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Floodplain Risk Management Study and Plan

Manning River Floodplain Risk Management Study and Plan

Study Location

The Manning River catchment drains to the Tasman Sea on the New South Wales mid-north coast. The townships of Gloucester, Wingham, Taree, Harrington and Old Bar are the largest communities within the Manning River catchment. Taree is the largest of these and has a population of around 20 000. This study will investigate floodplain risk management for low-lying, expansive Manning River floodplain area downstream of Wingham.

Study Objectives

The objectives of the Manning River Floodplain Risk Management Study and Plan are to: identify and assess measures for the mitigation of existing flood risk identify and assess planning and development controls to reduce future flood risks * present a recommended floodplain management plan that outlines the best possible measures to reduce flood damage to the small number of residential and industrial properties, and sections of public road with an identified flooding hazard.

Catchement Description

The Manning River basin encompasses an area of just over 8100 km2 and drains to the Tasman Sea on the NSW mid-north coast. The Gloucester River, Barnard River and Nowendoc River join the Manning River upstream of Mount George. The lower Manning River floodplain is some 2060 km2 in size and includes the catchments of Dingo Creek and the Lansdowne River. The upper catchment is predominantly densely vegetated forest and the lower floodplain is occupied by rural pasture lands.

The Great Dividing Range forms the upper limit of the Manning River catchment, where elevations of around 1200 m AHD are typical. The Barrington Tops, located in the south-west of the catchment, peak at just below 1600 m AHD. The Manning River spills onto a vast, low-lying (elevated to less than 2 m AHD) floodplain area downstream of Taree. This study focuses on flood behaviour in the lower Manning River catchment area, downstream of Wingham and Lansdowne. Downstream of Taree, the Manning River splits into two arms and enters the ocean at two locations – the principal outlet being at Harrington with a secondary outlet at Farquhar Inlet, which is located just north of the Old Bar township. Both entrances are dynamic. Farquhar Inlet can become severely restricted and is known to have closed on many occasions historically. The entrance at Harrington is permanently open but can become significantly shoaled, particularly in periods between large floods. A break wall was constructed along the northern channel bank in 1884 to offer protection to shipping.

The topography of the Manning River catchment is shown in Figure 2-1. Land use within the catchment consists largely of forested areas or pastureland and other cultivated areas. There is little urban development within the catchment.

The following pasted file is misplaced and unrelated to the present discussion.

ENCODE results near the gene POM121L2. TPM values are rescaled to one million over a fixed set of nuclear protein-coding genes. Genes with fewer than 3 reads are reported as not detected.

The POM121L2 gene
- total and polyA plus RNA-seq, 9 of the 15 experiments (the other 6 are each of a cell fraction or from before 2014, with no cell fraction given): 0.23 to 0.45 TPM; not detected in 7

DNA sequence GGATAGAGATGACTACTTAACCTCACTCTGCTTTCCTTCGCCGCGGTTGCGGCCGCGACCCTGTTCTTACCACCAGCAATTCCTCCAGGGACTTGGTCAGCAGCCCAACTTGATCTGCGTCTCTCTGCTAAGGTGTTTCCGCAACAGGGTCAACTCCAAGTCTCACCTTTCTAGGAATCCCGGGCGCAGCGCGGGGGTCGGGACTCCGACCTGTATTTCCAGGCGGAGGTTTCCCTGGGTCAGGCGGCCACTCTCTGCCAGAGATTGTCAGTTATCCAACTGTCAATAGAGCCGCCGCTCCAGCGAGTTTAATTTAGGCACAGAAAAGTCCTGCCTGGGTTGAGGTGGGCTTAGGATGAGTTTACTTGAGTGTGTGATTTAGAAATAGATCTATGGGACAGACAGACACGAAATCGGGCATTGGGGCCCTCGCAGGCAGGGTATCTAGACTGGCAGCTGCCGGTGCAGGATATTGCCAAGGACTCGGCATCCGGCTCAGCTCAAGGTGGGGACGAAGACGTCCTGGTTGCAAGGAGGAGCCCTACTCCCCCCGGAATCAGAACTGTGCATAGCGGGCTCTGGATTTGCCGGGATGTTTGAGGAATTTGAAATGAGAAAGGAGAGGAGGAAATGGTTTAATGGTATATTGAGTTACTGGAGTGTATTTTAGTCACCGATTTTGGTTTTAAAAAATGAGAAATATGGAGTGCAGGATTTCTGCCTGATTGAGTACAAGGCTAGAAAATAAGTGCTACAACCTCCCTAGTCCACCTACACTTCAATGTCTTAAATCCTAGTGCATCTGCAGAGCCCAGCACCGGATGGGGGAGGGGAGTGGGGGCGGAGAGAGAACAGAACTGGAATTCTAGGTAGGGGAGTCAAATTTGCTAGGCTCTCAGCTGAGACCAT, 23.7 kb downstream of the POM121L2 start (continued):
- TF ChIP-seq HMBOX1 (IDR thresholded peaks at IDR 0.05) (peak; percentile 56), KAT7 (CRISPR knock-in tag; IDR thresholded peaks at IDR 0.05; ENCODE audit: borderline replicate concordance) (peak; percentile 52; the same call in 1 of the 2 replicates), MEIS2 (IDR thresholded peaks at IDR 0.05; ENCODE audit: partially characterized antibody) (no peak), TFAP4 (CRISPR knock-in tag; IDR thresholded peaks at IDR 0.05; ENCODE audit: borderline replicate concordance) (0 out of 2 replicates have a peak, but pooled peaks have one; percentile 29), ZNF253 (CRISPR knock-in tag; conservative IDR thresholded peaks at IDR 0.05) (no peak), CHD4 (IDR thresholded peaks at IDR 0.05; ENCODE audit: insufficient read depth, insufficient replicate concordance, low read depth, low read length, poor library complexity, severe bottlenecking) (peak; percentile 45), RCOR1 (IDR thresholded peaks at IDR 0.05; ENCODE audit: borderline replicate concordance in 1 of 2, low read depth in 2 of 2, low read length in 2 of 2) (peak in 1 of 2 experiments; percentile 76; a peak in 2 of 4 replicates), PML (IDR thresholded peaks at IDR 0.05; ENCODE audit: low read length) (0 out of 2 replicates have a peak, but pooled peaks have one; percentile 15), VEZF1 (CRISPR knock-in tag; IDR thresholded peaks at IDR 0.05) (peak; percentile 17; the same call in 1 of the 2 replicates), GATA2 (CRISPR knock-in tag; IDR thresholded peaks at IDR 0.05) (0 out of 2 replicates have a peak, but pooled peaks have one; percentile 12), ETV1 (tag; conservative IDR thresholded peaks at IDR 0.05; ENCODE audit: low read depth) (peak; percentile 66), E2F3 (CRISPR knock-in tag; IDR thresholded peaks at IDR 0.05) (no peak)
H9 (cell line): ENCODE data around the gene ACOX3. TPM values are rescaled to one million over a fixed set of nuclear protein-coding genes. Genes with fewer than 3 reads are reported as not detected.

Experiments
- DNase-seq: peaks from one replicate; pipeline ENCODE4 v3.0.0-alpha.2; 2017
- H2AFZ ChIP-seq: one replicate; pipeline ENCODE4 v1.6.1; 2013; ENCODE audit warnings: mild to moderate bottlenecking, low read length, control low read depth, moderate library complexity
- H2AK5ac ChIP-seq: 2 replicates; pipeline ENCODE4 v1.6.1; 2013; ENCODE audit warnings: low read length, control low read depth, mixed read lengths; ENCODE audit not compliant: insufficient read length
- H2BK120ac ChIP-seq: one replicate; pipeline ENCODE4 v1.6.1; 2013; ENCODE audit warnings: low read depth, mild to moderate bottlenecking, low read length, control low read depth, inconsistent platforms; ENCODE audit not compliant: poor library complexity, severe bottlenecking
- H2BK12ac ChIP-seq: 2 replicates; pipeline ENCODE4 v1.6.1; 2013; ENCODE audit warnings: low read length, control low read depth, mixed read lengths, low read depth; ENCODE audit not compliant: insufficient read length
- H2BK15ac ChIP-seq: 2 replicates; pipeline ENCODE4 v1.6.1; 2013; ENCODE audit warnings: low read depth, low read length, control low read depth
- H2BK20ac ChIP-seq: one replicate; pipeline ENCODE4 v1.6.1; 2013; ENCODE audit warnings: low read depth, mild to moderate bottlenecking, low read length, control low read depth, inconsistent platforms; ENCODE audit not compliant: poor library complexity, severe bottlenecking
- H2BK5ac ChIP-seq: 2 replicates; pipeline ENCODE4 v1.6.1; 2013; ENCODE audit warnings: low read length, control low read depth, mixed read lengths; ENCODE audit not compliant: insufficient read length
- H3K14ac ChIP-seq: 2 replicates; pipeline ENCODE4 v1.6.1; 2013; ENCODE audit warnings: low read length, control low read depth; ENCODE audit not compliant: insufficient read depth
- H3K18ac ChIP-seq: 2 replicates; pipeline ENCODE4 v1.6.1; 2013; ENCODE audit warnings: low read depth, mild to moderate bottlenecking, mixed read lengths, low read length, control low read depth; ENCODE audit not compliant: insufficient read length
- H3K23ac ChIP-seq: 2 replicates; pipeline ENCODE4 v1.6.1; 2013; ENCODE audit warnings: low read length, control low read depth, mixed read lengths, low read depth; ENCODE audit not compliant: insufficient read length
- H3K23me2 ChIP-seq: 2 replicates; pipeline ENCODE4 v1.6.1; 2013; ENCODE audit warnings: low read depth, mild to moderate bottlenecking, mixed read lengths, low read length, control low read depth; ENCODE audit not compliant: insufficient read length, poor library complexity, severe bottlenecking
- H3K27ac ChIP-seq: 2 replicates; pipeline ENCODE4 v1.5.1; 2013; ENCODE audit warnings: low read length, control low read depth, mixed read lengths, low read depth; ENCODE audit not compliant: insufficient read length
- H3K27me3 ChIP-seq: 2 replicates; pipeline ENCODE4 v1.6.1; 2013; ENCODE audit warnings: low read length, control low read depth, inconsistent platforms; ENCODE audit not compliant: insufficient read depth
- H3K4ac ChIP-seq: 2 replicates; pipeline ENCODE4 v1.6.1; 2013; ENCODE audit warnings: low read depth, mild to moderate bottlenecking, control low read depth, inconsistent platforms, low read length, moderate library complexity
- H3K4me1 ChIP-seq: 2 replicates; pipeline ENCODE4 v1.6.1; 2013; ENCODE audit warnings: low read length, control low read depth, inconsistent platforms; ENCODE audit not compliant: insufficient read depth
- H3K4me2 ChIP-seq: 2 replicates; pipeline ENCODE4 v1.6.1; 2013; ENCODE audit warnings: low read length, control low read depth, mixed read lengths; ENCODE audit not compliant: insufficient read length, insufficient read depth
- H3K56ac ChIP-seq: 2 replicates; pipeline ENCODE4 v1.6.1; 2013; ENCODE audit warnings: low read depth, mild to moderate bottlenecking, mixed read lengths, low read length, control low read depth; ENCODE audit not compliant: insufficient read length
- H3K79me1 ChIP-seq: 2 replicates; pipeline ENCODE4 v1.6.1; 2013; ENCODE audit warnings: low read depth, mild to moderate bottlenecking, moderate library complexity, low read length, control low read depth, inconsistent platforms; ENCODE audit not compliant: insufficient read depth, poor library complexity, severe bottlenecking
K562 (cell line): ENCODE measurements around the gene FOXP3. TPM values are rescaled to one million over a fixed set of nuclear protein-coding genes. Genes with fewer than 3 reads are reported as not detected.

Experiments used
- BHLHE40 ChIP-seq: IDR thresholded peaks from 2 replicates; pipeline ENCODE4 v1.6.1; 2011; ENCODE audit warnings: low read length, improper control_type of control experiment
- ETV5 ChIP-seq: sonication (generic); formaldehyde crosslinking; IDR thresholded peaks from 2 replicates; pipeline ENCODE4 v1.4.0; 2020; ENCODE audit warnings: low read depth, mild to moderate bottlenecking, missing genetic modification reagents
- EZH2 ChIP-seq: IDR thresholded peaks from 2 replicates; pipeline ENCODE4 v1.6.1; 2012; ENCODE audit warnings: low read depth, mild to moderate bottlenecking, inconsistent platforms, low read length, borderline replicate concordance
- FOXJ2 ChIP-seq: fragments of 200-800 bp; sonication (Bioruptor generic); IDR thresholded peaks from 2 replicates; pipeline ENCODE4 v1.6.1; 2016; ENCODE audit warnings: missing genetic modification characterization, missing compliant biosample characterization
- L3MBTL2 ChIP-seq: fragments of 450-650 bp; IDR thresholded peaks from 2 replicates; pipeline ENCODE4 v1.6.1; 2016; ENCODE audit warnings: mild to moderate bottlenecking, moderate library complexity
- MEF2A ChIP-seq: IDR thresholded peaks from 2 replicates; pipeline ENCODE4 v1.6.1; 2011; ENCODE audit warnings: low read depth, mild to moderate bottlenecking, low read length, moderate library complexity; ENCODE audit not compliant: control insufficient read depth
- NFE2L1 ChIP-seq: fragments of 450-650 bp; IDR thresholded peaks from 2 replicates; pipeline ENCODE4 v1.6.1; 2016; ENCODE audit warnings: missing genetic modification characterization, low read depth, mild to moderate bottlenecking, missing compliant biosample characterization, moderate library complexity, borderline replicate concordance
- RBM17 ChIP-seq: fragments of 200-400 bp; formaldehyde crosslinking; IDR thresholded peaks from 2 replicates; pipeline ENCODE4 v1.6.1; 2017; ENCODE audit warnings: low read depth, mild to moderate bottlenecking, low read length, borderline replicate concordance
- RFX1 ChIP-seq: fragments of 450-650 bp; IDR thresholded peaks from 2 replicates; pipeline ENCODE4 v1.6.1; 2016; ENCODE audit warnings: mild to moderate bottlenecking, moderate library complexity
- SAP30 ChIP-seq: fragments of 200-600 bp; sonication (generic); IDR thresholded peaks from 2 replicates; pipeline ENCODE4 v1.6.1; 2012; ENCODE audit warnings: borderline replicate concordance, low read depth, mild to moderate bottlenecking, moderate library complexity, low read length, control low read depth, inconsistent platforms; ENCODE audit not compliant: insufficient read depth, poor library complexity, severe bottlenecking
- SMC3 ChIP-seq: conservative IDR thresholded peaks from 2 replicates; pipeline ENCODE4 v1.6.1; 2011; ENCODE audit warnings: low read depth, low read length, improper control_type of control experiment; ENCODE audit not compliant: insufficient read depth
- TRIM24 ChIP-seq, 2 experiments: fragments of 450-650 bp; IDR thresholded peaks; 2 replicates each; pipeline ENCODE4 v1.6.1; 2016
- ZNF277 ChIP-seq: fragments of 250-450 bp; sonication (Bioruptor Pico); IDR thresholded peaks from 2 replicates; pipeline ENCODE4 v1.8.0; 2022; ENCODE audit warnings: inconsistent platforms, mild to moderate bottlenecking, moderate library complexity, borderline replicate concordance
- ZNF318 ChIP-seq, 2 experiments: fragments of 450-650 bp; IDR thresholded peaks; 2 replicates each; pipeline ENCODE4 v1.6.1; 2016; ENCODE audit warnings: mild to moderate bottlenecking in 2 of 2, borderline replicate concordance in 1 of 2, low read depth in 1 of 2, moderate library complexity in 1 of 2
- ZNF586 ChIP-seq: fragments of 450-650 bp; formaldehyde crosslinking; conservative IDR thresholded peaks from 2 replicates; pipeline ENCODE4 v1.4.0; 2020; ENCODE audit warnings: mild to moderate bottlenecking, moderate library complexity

The townships of Tinonee, Taree, Cundletown, Croki, Coopernook, Harrington and Manning Point are located within the study area. The towns of Wingham, Taree, Harrington and Old Bar are the largest communities, with Taree the largest of these, having a population of around 20 000.

There are several major transport routes through the catchment including the Pacific Highway, Thunderbolts Way, Bucketts Way and the North Coast Railway Line. The Pacific Highway Taree Bypass was constructed between 1993 and 2000. It crosses both the north and south arms of the Manning River just downstream of Cundletown.

History of Flooding

There is a long and relatively frequent history of flooding within the lower Manning River catchment. The three largest floods on record occurred in 1866, 1929 and 1978. In more recent years, large flood events have occurred in 1990 and 2011, with a smaller event in 2013.

Flooding in the catchment is known to cause extensive flood damages and considerable disruption to residents. Access roads readily become inundated, isolating people and properties. Helicopters have been required to assist in the safe evacuation of residents in the past. Flooding has resulted in significant damage to residential properties and commercial businesses, with substantial loss of livestock a major impact of past flood events. Two lives were lost in the Manning River catchment during the 1929 flood.

Due to the large size of the catchment and spatial variation in rainfall, the relative magnitude of historical flood events is not necessarily the same across the whole catchment area. At Taree (Macquarie Street), the 1929 event resulted in the highest flood on record, with a peak level of 5.6 m AHD. Peak flood levels of 5.45 m AHD and 5.15 m AHD were recorded during the 1978 and 1866 events respectively and make up the second and third highest levels on record.

In addition to the anecdotal evidence of previous flooding, Council records provide several flood levels throughout the catchment. Further data has also been sought through questionnaires as part of the community consultation for the study.

The major events for which most of the collected data relates to include February 1929, March 1978, February 1990, June 2011 and March 2013.

Additional Information

Field Value
Title Manning River Floodplain Risk Management Study and Plan
Publication Date 30 September 2020
Themes Land and Resource Management
Spatial Extent
Map data © OpenStreetMap contributors
Council/LGA Mid-Coast Council
Author/ Prepared by BMT
Publish date 29 March 2021
Update date 31 March 2021
Place Name Taree
Approval State Approved
Submitted for approval 31 March 2021
Submitted by Richard Murphy
Approved 17 August 2021
Approved by ses-sysadmin
Identifier e940b021-defd-49dd-832c-d4d601df9825